Follow this link for a sample of pages and a brief explanation of the book!
Here are some pictures of an unusual Puff and Powder I once came across from Seaway China. She is decorated in the Bakst style like several of Harradine’s early figures of the 1920’s. Leon Bakst’s designs for the Ballet Russe were distinctive because of the use of contrasting fabrics placed together; something you can clearly see from this figure. Interestingly the piece is taken from a Raphael Tuck picture by Stanislaus Longley, an artist whose work Harradine regularly used as inspiration for figures but who is only credited with inspiring a handful of figures from the mid to late 1930’s rather than the 1920’s.
Here are the pictures to enjoy!
A rare photograph of Leslie Harradine
The next chapter of Harradine’s association with Doulton begins in 1919. Noke, Art Director at Doulton’s Burslem factory recognised Harradine’s talent for figure making and attempted to recruit him. Noke had been particularly impressed by the set of six Dickens figures Harradine had modelled for Lambeth.
One of Harradine’s six Dickens figures made for Lambeth – Mr Micawber
However, not under any circumstances would Harradine consider working at Burslem, but via Lambeth’s Art Director Joseph Mott’s intervention, a meeting between Noke and Harradine was arranged whereby Noke travelled to London to meet with Harradine. The result of this meeting was of course that arrangement that has become legend amongst Doulton figure collectors. Thus Noke and Harradine came to an arrangement, whereby Harradine would send a succession of models to Burslem for Noke’s approval and a change of allegiance to Doulton’s of Burslem. This was an arrangement that lasted almost 40 years and would continue when Noke’s son succeeded him as Art Director in 1936 at Burslem. Harradine modelled in his preferred medium – salt glaze stoneware and sent one or two models per month wrapped in brown paper, and whose arrival would cause something of a stir when they arrived in Burslem.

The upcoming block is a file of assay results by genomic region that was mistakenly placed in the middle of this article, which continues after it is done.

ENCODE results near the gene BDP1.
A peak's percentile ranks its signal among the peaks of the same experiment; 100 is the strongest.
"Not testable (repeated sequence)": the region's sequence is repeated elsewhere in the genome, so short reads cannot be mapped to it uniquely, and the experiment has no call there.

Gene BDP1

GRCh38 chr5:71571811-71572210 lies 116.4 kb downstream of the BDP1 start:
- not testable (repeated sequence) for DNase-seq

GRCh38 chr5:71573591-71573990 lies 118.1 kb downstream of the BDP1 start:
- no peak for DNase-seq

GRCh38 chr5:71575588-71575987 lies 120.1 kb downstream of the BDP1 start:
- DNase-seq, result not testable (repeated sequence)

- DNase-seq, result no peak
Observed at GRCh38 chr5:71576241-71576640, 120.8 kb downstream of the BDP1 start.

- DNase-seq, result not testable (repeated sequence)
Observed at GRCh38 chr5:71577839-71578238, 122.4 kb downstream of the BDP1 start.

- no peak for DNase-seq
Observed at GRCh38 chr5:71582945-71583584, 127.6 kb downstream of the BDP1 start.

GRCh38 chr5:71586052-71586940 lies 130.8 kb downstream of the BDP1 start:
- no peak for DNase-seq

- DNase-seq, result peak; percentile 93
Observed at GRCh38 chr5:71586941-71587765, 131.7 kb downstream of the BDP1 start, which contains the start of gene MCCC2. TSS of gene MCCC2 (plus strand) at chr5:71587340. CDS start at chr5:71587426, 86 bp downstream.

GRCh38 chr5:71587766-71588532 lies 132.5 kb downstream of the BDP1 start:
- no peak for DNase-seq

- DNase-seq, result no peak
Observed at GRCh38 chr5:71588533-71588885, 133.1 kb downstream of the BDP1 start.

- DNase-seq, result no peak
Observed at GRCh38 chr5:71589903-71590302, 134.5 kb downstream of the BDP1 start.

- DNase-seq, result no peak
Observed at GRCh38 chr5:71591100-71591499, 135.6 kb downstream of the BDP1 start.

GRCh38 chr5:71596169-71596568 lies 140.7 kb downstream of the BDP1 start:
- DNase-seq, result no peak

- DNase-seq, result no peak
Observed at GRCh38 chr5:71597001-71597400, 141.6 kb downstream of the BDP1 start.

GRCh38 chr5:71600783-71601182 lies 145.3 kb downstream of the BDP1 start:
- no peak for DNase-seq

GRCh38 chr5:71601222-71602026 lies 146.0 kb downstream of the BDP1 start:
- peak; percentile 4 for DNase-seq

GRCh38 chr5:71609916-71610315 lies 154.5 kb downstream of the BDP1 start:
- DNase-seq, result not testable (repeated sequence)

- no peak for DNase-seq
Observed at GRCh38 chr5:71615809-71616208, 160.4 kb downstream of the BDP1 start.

Here are two of Harradine’s original models for Burslem figures, both of Mr Micawber (first and second versions)
His models would deliver the popular success that the HN range had hitherto not achieved, representing fashions and interests from their own era. Harradine modelled women, men and children with equal skill. His figures entered the HN range in 1920 with The Princess HN391 until 1956, when his last ‘new’ model was introduced, Dimity HN2169, although many of his studies remained in production decades after this.
The very stylish Clothilde in two colourways
At last Noke had found a modeller who could tap into the so-called ‘moment’ whatever it was, whether it is flapper girls, Victorian ladies, children or group studies. All were executed with precision and subtle style. Harradine remained something of a nomad yet he continued sending in models from addresses in England, the Channel Islands and Spain until the end of this great partnership.
In our final part to the Harradine story, we will look at Leslie Harradine, the family man.
A treat for fellow figure collectors is this early version of Easter Day by Leslie Harradine, modelled after a still of Vivienne Leigh in ‘Gone with the Wind’ from 1938 when the actress played Scarlet O’Hara. The actual version of this figure that went into production in 1945 was accurate in almost every detail to the photograph that has previously been listed here!